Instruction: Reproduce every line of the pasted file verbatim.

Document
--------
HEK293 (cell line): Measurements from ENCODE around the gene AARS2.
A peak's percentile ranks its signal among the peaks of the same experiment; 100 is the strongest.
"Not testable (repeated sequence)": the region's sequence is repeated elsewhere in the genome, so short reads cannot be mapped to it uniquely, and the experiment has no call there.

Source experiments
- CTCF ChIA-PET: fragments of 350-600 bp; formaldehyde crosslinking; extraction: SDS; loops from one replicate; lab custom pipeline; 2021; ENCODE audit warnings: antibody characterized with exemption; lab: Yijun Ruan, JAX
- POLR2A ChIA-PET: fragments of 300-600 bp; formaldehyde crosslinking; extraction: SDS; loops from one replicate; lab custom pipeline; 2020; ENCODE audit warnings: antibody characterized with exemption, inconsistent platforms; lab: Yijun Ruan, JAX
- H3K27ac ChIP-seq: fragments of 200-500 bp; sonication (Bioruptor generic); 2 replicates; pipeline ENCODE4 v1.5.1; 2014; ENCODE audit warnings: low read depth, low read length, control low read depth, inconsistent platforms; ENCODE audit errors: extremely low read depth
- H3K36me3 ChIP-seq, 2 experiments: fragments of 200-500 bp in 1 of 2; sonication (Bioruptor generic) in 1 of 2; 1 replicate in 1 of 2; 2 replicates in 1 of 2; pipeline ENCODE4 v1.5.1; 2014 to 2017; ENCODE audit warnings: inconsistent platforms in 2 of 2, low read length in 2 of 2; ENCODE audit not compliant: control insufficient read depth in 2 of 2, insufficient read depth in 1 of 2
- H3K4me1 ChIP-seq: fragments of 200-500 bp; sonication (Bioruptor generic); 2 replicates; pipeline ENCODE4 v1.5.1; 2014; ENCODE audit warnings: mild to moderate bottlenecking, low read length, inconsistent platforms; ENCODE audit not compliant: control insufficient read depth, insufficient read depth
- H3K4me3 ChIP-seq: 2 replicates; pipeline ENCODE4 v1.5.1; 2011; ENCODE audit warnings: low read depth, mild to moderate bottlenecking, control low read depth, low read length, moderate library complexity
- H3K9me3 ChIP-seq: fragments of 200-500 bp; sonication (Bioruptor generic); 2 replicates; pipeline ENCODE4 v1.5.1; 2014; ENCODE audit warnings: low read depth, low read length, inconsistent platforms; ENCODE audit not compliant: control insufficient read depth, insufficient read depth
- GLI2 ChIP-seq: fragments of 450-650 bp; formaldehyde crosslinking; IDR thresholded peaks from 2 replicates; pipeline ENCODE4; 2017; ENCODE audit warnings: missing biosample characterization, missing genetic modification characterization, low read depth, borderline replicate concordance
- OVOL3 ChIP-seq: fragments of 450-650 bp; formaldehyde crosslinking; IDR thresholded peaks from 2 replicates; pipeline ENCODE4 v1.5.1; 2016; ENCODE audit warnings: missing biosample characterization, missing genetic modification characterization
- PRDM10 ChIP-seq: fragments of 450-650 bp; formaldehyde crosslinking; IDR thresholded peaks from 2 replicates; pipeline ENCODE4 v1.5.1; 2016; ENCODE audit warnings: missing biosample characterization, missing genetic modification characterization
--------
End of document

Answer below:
HEK293 (cell line): Measurements from ENCODE around the gene AARS2.
A peak's percentile ranks its signal among the peaks of the same experiment; 100 is the strongest.
"Not testable (repeated sequence)": the region's sequence is repeated elsewhere in the genome, so short reads cannot be mapped to it uniquely, and the experiment has no call there.

Source experiments
- CTCF ChIA-PET: fragments of 350-600 bp; formaldehyde crosslinking; extraction: SDS; loops from one replicate; lab custom pipeline; 2021; ENCODE audit warnings: antibody characterized with exemption; lab: Yijun Ruan, JAX
- POLR2A ChIA-PET: fragments of 300-600 bp; formaldehyde crosslinking; extraction: SDS; loops from one replicate; lab custom pipeline; 2020; ENCODE audit warnings: antibody characterized with exemption, inconsistent platforms; lab: Yijun Ruan, JAX
- H3K27ac ChIP-seq: fragments of 200-500 bp; sonication (Bioruptor generic); 2 replicates; pipeline ENCODE4 v1.5.1; 2014; ENCODE audit warnings: low read depth, low read length, control low read depth, inconsistent platforms; ENCODE audit errors: extremely low read depth
- H3K36me3 ChIP-seq, 2 experiments: fragments of 200-500 bp in 1 of 2; sonication (Bioruptor generic) in 1 of 2; 1 replicate in 1 of 2; 2 replicates in 1 of 2; pipeline ENCODE4 v1.5.1; 2014 to 2017; ENCODE audit warnings: inconsistent platforms in 2 of 2, low read length in 2 of 2; ENCODE audit not compliant: control insufficient read depth in 2 of 2, insufficient read depth in 1 of 2
- H3K4me1 ChIP-seq: fragments of 200-500 bp; sonication (Bioruptor generic); 2 replicates; pipeline ENCODE4 v1.5.1; 2014; ENCODE audit warnings: mild to moderate bottlenecking, low read length, inconsistent platforms; ENCODE audit not compliant: control insufficient read depth, insufficient read depth
- H3K4me3 ChIP-seq: 2 replicates; pipeline ENCODE4 v1.5.1; 2011; ENCODE audit warnings: low read depth, mild to moderate bottlenecking, control low read depth, low read length, moderate library complexity
- H3K9me3 ChIP-seq: fragments of 200-500 bp; sonication (Bioruptor generic); 2 replicates; pipeline ENCODE4 v1.5.1; 2014; ENCODE audit warnings: low read depth, low read length, inconsistent platforms; ENCODE audit not compliant: control insufficient read depth, insufficient read depth
- GLI2 ChIP-seq: fragments of 450-650 bp; formaldehyde crosslinking; IDR thresholded peaks from 2 replicates; pipeline ENCODE4; 2017; ENCODE audit warnings: missing biosample characterization, missing genetic modification characterization, low read depth, borderline replicate concordance
- OVOL3 ChIP-seq: fragments of 450-650 bp; formaldehyde crosslinking; IDR thresholded peaks from 2 replicates; pipeline ENCODE4 v1.5.1; 2016; ENCODE audit warnings: missing biosample characterization, missing genetic modification characterization
- PRDM10 ChIP-seq: fragments of 450-650 bp; formaldehyde crosslinking; IDR thresholded peaks from 2 replicates; pipeline ENCODE4 v1.5.1; 2016; ENCODE audit warnings: missing biosample characterization, missing genetic modification characterization